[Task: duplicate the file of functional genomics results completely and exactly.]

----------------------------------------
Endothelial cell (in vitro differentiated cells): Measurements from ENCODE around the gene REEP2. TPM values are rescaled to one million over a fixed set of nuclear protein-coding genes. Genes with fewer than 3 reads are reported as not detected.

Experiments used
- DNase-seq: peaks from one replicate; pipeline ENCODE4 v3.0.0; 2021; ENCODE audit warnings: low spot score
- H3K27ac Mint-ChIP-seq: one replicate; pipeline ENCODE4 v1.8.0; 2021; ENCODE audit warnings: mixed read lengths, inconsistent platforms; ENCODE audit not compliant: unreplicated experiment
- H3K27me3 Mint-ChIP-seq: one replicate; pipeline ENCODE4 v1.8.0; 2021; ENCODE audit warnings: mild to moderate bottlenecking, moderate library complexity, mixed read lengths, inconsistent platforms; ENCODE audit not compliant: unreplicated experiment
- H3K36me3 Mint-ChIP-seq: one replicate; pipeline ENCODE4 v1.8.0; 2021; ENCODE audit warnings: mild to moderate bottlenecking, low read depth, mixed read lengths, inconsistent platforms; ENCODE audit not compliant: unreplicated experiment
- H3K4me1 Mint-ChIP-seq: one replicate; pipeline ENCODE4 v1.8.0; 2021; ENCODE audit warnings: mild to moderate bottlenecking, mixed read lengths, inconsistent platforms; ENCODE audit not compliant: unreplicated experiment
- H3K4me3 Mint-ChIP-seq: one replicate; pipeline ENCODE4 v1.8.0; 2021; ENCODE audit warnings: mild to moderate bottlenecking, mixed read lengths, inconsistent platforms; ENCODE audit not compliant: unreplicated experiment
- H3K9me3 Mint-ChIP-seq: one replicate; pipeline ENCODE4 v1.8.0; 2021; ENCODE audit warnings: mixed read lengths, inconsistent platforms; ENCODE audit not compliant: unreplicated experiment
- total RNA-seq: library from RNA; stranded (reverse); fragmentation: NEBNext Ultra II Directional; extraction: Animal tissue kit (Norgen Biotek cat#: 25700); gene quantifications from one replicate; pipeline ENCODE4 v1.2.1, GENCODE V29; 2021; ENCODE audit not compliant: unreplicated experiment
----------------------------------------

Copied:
Endothelial cell (in vitro differentiated cells): Measurements from ENCODE around the gene REEP2. TPM values are rescaled to one million over a fixed set of nuclear protein-coding genes. Genes with fewer than 3 reads are reported as not detected.

Experiments used
- DNase-seq: peaks from one replicate; pipeline ENCODE4 v3.0.0; 2021; ENCODE audit warnings: low spot score
- H3K27ac Mint-ChIP-seq: one replicate; pipeline ENCODE4 v1.8.0; 2021; ENCODE audit warnings: mixed read lengths, inconsistent platforms; ENCODE audit not compliant: unreplicated experiment
- H3K27me3 Mint-ChIP-seq: one replicate; pipeline ENCODE4 v1.8.0; 2021; ENCODE audit warnings: mild to moderate bottlenecking, moderate library complexity, mixed read lengths, inconsistent platforms; ENCODE audit not compliant: unreplicated experiment
- H3K36me3 Mint-ChIP-seq: one replicate; pipeline ENCODE4 v1.8.0; 2021; ENCODE audit warnings: mild to moderate bottlenecking, low read depth, mixed read lengths, inconsistent platforms; ENCODE audit not compliant: unreplicated experiment
- H3K4me1 Mint-ChIP-seq: one replicate; pipeline ENCODE4 v1.8.0; 2021; ENCODE audit warnings: mild to moderate bottlenecking, mixed read lengths, inconsistent platforms; ENCODE audit not compliant: unreplicated experiment
- H3K4me3 Mint-ChIP-seq: one replicate; pipeline ENCODE4 v1.8.0; 2021; ENCODE audit warnings: mild to moderate bottlenecking, mixed read lengths, inconsistent platforms; ENCODE audit not compliant: unreplicated experiment
- H3K9me3 Mint-ChIP-seq: one replicate; pipeline ENCODE4 v1.8.0; 2021; ENCODE audit warnings: mixed read lengths, inconsistent platforms; ENCODE audit not compliant: unreplicated experiment
- total RNA-seq: library from RNA; stranded (reverse); fragmentation: NEBNext Ultra II Directional; extraction: Animal tissue kit (Norgen Biotek cat#: 25700); gene quantifications from one replicate; pipeline ENCODE4 v1.2.1, GENCODE V29; 2021; ENCODE audit not compliant: unreplicated experiment